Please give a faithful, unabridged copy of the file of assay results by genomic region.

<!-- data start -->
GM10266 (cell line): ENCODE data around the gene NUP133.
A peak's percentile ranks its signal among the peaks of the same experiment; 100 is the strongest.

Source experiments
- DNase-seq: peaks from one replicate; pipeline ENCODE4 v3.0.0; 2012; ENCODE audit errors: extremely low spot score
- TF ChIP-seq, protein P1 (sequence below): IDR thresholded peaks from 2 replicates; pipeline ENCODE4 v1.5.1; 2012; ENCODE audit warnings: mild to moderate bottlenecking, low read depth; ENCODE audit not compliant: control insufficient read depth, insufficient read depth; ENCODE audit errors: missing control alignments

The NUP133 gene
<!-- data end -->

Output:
GM10266 (cell line): ENCODE data around the gene NUP133.
A peak's percentile ranks its signal among the peaks of the same experiment; 100 is the strongest.

Source experiments
- DNase-seq: peaks from one replicate; pipeline ENCODE4 v3.0.0; 2012; ENCODE audit errors: extremely low spot score
- TF ChIP-seq, protein P1 (sequence below): IDR thresholded peaks from 2 replicates; pipeline ENCODE4 v1.5.1; 2012; ENCODE audit warnings: mild to moderate bottlenecking, low read depth; ENCODE audit not compliant: control insufficient read depth, insufficient read depth; ENCODE audit errors: missing control alignments

The NUP133 gene